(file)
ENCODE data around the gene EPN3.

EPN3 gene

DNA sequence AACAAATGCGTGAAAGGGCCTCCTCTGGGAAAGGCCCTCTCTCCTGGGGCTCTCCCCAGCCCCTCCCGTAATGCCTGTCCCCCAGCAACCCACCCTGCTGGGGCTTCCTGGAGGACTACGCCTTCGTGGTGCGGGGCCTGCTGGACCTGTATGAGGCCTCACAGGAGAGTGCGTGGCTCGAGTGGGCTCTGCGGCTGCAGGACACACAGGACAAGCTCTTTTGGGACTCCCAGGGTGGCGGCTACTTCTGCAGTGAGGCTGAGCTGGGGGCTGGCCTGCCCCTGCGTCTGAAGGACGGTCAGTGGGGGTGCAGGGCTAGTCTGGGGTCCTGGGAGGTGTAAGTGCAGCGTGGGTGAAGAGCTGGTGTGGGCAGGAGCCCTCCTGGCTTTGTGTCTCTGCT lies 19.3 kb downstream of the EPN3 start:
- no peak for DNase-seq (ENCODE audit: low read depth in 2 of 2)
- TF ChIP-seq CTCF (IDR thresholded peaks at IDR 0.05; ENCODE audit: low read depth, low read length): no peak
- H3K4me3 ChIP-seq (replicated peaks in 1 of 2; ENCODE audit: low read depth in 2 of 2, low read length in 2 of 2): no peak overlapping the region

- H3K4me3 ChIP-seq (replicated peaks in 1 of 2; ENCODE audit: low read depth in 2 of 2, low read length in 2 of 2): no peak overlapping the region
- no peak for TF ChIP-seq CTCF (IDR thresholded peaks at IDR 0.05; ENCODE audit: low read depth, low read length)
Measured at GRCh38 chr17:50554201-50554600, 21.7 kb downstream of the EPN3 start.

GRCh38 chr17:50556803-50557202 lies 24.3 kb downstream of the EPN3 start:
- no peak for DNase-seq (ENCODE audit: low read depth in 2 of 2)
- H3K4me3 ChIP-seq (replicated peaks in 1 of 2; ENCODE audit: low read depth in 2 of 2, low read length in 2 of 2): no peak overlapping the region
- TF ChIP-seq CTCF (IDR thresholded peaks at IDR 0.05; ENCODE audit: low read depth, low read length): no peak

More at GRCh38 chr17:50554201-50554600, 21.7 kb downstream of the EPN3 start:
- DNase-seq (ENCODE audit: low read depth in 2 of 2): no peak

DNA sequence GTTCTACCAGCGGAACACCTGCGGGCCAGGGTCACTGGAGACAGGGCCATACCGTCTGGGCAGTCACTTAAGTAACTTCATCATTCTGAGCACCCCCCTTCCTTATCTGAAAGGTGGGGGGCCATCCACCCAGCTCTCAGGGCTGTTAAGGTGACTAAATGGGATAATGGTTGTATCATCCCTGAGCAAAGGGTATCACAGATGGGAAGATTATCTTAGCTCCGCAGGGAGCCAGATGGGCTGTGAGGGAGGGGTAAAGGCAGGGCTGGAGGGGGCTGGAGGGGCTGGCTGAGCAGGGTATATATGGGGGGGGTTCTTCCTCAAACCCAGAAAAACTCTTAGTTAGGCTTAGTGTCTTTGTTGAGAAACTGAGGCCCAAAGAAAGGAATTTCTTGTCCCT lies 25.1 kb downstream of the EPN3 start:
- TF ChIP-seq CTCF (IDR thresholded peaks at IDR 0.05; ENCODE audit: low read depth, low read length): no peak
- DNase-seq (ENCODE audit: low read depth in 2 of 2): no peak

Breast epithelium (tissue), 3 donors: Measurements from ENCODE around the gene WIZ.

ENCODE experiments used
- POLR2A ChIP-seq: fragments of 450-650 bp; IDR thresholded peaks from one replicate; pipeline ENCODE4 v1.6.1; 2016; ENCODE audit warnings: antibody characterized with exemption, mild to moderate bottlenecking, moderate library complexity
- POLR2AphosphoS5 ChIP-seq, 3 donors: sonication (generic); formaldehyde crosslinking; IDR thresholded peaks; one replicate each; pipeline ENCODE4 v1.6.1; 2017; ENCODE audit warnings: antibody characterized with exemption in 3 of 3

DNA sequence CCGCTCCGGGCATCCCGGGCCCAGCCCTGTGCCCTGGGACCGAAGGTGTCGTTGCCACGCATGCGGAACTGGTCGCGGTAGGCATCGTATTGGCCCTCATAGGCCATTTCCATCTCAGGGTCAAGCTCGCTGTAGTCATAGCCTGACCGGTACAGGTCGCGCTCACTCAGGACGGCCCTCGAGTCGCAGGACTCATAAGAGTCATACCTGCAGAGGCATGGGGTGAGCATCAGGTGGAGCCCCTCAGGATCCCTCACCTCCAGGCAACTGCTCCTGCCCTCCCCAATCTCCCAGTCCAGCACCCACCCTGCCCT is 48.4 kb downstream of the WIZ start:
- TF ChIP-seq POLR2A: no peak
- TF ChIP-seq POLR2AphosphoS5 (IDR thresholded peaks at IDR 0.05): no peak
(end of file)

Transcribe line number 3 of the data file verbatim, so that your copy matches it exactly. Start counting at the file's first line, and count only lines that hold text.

DNA sequence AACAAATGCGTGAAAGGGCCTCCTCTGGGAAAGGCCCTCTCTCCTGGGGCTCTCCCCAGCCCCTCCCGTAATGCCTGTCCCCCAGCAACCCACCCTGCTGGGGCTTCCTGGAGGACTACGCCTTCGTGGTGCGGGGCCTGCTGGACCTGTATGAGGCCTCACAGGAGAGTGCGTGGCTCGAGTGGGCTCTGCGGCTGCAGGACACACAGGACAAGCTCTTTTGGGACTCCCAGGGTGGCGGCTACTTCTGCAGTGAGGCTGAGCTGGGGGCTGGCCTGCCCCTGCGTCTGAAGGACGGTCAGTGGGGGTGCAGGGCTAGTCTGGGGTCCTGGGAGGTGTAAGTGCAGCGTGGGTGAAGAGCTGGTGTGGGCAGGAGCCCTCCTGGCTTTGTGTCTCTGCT lies 19.3 kb downstream of the EPN3 start: